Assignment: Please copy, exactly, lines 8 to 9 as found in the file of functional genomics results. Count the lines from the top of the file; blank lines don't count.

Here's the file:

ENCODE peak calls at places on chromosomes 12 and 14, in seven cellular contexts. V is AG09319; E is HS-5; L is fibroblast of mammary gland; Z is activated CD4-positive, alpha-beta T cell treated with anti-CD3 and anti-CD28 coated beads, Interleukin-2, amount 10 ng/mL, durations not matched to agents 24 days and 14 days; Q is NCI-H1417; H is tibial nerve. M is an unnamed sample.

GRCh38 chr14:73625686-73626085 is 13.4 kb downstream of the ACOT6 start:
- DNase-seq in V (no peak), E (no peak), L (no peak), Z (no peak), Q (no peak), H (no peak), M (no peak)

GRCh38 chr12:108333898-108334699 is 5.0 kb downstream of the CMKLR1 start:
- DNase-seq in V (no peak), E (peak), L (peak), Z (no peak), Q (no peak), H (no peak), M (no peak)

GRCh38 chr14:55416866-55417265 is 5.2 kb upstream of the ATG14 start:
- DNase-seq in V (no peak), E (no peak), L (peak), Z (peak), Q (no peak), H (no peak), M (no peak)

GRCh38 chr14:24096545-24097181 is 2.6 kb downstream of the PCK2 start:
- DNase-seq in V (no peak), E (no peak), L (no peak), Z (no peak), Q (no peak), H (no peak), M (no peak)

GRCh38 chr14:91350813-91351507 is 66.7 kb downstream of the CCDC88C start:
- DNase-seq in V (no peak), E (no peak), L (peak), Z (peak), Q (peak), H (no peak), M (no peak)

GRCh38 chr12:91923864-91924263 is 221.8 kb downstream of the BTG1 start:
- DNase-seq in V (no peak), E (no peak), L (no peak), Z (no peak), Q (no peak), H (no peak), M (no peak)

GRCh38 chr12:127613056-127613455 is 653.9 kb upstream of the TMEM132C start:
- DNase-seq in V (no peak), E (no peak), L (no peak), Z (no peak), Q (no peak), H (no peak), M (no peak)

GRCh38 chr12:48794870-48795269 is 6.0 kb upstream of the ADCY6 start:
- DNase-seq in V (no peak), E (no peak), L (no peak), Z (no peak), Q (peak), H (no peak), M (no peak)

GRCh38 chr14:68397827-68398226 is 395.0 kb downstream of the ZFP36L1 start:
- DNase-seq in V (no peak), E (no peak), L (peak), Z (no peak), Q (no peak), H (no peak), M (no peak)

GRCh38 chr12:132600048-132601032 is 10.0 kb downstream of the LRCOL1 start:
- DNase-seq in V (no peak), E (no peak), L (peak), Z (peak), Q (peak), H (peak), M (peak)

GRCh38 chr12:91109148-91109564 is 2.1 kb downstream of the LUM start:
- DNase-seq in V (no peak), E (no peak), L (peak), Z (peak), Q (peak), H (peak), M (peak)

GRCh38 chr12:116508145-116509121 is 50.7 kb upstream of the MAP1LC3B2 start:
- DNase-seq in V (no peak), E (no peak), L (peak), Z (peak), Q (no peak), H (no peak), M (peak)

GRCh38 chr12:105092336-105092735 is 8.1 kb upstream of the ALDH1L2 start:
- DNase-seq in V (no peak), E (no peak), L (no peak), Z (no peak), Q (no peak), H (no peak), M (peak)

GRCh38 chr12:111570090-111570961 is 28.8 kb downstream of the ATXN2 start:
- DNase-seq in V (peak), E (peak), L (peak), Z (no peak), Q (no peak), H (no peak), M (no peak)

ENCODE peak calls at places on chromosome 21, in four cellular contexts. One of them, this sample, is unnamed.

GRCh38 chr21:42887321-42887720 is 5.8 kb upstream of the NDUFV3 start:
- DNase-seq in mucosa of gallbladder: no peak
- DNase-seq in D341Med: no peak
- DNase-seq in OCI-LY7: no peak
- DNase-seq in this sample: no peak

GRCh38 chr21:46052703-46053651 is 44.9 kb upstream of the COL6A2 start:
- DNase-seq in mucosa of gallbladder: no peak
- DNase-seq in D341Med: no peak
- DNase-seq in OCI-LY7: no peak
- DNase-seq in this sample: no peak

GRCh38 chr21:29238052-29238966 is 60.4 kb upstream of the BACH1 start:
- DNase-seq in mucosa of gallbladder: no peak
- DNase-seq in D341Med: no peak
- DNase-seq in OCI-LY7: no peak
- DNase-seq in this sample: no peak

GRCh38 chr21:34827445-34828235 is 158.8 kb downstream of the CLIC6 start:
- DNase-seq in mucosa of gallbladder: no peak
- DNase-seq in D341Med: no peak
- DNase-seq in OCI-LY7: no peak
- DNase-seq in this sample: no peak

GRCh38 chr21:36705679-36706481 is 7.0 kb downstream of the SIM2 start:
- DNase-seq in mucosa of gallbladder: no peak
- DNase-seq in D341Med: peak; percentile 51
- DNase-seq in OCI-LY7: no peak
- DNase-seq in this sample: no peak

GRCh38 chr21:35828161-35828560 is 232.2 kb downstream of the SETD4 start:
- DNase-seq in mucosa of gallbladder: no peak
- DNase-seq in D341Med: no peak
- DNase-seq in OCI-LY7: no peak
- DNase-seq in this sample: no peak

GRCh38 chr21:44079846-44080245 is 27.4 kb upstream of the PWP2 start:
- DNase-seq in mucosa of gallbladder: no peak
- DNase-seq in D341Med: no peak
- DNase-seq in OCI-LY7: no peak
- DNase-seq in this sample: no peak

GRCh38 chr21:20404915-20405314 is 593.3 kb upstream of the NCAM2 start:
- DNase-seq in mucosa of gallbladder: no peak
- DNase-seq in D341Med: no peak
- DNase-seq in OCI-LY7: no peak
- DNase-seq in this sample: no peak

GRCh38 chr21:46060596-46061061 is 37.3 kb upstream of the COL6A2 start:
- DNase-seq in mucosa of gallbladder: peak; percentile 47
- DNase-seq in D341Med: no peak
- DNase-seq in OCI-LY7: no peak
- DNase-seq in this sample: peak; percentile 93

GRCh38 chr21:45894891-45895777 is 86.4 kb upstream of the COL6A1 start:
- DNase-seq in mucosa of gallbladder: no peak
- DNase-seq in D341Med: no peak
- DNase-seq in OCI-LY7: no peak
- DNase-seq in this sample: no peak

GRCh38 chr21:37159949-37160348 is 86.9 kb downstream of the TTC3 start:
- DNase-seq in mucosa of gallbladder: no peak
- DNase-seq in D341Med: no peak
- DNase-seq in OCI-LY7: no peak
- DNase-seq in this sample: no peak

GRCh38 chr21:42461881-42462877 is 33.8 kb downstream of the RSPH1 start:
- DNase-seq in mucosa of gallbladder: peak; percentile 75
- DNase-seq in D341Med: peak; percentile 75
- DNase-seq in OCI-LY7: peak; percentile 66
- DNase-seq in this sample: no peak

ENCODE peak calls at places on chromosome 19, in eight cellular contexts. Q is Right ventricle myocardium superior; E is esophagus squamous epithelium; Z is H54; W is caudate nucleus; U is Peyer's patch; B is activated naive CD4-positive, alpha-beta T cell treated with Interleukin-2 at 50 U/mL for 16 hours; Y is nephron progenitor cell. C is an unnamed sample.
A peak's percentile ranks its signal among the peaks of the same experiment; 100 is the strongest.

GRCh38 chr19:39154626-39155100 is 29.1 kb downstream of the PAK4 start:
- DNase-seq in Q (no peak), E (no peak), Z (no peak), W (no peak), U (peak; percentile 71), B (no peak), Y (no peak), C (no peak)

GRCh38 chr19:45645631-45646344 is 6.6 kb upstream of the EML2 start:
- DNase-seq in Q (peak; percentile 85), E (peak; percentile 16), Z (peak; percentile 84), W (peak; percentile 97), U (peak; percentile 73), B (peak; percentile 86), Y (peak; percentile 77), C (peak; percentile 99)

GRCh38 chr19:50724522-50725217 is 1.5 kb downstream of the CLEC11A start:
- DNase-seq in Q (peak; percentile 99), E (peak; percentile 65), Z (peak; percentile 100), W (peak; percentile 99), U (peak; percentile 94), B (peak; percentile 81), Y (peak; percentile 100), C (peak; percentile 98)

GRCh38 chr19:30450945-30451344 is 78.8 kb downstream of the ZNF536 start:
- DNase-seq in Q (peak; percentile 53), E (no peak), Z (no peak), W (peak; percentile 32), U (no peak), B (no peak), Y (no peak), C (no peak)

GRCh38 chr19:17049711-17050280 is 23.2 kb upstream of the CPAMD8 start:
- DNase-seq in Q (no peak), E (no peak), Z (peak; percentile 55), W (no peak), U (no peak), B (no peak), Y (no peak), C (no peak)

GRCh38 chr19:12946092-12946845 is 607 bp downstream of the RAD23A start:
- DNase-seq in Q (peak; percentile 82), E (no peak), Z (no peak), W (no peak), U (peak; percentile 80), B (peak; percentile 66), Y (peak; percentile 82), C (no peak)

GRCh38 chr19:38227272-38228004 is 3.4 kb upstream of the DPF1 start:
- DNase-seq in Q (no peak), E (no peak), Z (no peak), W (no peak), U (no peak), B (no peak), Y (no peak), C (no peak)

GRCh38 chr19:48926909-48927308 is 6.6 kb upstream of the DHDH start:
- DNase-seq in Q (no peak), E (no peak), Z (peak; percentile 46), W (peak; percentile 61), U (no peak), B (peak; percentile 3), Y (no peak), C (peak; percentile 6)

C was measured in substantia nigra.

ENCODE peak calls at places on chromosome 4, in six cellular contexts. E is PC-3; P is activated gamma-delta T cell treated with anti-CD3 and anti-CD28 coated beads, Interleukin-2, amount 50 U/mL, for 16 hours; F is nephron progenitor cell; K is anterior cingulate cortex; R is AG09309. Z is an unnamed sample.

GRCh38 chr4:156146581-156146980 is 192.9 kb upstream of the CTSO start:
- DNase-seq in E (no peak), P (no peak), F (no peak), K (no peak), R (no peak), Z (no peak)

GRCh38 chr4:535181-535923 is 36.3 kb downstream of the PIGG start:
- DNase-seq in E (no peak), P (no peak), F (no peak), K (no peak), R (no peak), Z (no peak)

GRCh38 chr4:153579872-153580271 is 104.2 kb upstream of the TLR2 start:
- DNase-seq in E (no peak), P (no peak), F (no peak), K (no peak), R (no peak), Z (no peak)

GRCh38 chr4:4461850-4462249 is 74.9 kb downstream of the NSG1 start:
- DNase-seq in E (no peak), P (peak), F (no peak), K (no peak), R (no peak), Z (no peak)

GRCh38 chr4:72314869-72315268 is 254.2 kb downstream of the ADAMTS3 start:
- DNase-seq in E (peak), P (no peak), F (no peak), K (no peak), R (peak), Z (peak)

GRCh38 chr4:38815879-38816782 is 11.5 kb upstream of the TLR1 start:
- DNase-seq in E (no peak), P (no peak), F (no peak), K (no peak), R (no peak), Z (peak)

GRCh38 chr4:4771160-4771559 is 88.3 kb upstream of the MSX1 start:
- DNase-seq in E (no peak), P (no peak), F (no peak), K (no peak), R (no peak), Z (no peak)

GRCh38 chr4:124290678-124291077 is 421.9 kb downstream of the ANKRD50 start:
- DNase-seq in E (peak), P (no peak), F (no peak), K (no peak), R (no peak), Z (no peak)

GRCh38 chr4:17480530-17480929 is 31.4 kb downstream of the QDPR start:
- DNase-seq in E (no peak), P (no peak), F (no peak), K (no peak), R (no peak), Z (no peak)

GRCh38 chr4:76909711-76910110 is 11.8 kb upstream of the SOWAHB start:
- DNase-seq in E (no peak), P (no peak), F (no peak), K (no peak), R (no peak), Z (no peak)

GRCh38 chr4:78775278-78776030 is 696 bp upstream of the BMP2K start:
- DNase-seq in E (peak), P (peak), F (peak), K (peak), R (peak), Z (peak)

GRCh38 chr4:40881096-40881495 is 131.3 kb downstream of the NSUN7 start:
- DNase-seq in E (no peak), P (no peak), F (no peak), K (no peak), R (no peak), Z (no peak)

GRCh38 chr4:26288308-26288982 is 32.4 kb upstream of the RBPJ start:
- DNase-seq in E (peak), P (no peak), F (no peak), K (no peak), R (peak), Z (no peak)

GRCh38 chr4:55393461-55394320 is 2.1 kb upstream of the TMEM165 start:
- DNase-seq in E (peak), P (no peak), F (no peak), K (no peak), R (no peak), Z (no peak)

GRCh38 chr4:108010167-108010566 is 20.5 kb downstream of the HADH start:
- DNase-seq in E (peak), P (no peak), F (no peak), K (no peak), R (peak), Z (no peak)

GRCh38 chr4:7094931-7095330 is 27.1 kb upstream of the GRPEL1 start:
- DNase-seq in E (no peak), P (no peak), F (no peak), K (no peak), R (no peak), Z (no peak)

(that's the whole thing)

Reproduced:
GRCh38 chr14:24096545-24097181 is 2.6 kb downstream of the PCK2 start:
- DNase-seq in V (no peak), E (no peak), L (no peak), Z (no peak), Q (no peak), H (no peak), M (no peak)